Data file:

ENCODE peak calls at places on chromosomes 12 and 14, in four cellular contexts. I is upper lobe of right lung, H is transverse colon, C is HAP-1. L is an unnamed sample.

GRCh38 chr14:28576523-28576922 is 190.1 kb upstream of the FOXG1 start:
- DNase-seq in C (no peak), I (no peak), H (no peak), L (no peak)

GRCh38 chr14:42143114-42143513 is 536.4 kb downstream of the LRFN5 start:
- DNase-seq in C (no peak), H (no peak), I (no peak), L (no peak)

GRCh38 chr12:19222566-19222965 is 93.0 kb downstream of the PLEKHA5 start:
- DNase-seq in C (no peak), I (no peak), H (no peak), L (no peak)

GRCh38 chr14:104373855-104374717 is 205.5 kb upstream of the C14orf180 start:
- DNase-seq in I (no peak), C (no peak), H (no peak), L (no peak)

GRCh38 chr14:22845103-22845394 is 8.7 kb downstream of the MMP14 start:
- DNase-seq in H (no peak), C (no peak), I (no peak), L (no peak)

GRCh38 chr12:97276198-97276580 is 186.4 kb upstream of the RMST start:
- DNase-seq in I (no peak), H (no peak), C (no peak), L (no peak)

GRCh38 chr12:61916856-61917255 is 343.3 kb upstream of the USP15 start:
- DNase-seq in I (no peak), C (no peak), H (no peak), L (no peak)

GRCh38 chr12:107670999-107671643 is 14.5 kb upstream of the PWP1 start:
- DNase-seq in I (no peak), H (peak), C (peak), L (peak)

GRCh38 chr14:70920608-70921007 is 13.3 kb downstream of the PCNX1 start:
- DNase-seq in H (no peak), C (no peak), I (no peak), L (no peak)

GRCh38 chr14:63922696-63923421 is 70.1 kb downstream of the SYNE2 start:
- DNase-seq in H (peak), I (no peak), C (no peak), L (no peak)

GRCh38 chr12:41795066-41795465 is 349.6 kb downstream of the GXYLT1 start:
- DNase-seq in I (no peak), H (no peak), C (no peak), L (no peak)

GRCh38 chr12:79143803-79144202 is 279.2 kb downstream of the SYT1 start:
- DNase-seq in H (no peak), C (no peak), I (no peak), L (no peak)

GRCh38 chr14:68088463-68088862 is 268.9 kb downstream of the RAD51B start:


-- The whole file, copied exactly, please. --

ENCODE peak calls at places on chromosomes 12 and 14, in four cellular contexts. I is upper lobe of right lung, H is transverse colon, C is HAP-1. L is an unnamed sample.

GRCh38 chr14:28576523-28576922 is 190.1 kb upstream of the FOXG1 start:
- DNase-seq in C (no peak), I (no peak), H (no peak), L (no peak)

GRCh38 chr14:42143114-42143513 is 536.4 kb downstream of the LRFN5 start:
- DNase-seq in C (no peak), H (no peak), I (no peak), L (no peak)

GRCh38 chr12:19222566-19222965 is 93.0 kb downstream of the PLEKHA5 start:
- DNase-seq in C (no peak), I (no peak), H (no peak), L (no peak)

GRCh38 chr14:104373855-104374717 is 205.5 kb upstream of the C14orf180 start:
- DNase-seq in I (no peak), C (no peak), H (no peak), L (no peak)

GRCh38 chr14:22845103-22845394 is 8.7 kb downstream of the MMP14 start:
- DNase-seq in H (no peak), C (no peak), I (no peak), L (no peak)

GRCh38 chr12:97276198-97276580 is 186.4 kb upstream of the RMST start:
- DNase-seq in I (no peak), H (no peak), C (no peak), L (no peak)

GRCh38 chr12:61916856-61917255 is 343.3 kb upstream of the USP15 start:
- DNase-seq in I (no peak), C (no peak), H (no peak), L (no peak)

GRCh38 chr12:107670999-107671643 is 14.5 kb upstream of the PWP1 start:
- DNase-seq in I (no peak), H (peak), C (peak), L (peak)

GRCh38 chr14:70920608-70921007 is 13.3 kb downstream of the PCNX1 start:
- DNase-seq in H (no peak), C (no peak), I (no peak), L (no peak)

GRCh38 chr14:63922696-63923421 is 70.1 kb downstream of the SYNE2 start:
- DNase-seq in H (peak), I (no peak), C (no peak), L (no peak)

GRCh38 chr12:41795066-41795465 is 349.6 kb downstream of the GXYLT1 start:
- DNase-seq in I (no peak), H (no peak), C (no peak), L (no peak)

GRCh38 chr12:79143803-79144202 is 279.2 kb downstream of the SYT1 start:
- DNase-seq in H (no peak), C (no peak), I (no peak), L (no peak)

GRCh38 chr14:68088463-68088862 is 268.9 kb downstream of the RAD51B start: